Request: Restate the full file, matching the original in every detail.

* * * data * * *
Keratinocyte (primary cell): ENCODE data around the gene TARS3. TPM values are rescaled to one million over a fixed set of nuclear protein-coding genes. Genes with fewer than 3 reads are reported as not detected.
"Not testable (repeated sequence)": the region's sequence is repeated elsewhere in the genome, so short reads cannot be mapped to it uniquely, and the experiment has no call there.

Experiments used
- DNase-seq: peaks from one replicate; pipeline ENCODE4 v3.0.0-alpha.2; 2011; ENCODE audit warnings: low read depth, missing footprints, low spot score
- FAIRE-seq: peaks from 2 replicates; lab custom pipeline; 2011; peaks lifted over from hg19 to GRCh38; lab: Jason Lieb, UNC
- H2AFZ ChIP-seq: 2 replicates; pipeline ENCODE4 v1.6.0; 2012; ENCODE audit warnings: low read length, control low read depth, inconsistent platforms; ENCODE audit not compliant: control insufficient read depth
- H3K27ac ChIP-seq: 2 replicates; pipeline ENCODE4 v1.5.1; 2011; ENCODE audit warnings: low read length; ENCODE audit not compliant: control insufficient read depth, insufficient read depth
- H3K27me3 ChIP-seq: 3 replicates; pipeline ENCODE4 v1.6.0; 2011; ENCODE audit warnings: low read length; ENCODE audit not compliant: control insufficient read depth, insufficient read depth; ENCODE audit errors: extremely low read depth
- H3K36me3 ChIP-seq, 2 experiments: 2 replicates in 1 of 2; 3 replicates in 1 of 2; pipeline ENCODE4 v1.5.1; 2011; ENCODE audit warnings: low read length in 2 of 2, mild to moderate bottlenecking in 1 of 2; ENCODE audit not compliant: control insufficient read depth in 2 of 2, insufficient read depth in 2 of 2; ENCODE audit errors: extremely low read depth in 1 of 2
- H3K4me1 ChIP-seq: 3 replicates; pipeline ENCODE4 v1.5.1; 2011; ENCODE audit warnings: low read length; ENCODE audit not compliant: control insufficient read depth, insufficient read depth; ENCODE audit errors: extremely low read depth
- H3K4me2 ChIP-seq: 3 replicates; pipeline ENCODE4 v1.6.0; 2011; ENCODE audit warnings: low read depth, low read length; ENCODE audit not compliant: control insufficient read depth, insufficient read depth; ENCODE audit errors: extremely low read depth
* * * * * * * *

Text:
Keratinocyte (primary cell): ENCODE data around the gene TARS3. TPM values are rescaled to one million over a fixed set of nuclear protein-coding genes. Genes with fewer than 3 reads are reported as not detected.
"Not testable (repeated sequence)": the region's sequence is repeated elsewhere in the genome, so short reads cannot be mapped to it uniquely, and the experiment has no call there.

Experiments used
- DNase-seq: peaks from one replicate; pipeline ENCODE4 v3.0.0-alpha.2; 2011; ENCODE audit warnings: low read depth, missing footprints, low spot score
- FAIRE-seq: peaks from 2 replicates; lab custom pipeline; 2011; peaks lifted over from hg19 to GRCh38; lab: Jason Lieb, UNC
- H2AFZ ChIP-seq: 2 replicates; pipeline ENCODE4 v1.6.0; 2012; ENCODE audit warnings: low read length, control low read depth, inconsistent platforms; ENCODE audit not compliant: control insufficient read depth
- H3K27ac ChIP-seq: 2 replicates; pipeline ENCODE4 v1.5.1; 2011; ENCODE audit warnings: low read length; ENCODE audit not compliant: control insufficient read depth, insufficient read depth
- H3K27me3 ChIP-seq: 3 replicates; pipeline ENCODE4 v1.6.0; 2011; ENCODE audit warnings: low read length; ENCODE audit not compliant: control insufficient read depth, insufficient read depth; ENCODE audit errors: extremely low read depth
- H3K36me3 ChIP-seq, 2 experiments: 2 replicates in 1 of 2; 3 replicates in 1 of 2; pipeline ENCODE4 v1.5.1; 2011; ENCODE audit warnings: low read length in 2 of 2, mild to moderate bottlenecking in 1 of 2; ENCODE audit not compliant: control insufficient read depth in 2 of 2, insufficient read depth in 2 of 2; ENCODE audit errors: extremely low read depth in 1 of 2
- H3K4me1 ChIP-seq: 3 replicates; pipeline ENCODE4 v1.5.1; 2011; ENCODE audit warnings: low read length; ENCODE audit not compliant: control insufficient read depth, insufficient read depth; ENCODE audit errors: extremely low read depth
- H3K4me2 ChIP-seq: 3 replicates; pipeline ENCODE4 v1.6.0; 2011; ENCODE audit warnings: low read depth, low read length; ENCODE audit not compliant: control insufficient read depth, insufficient read depth; ENCODE audit errors: extremely low read depth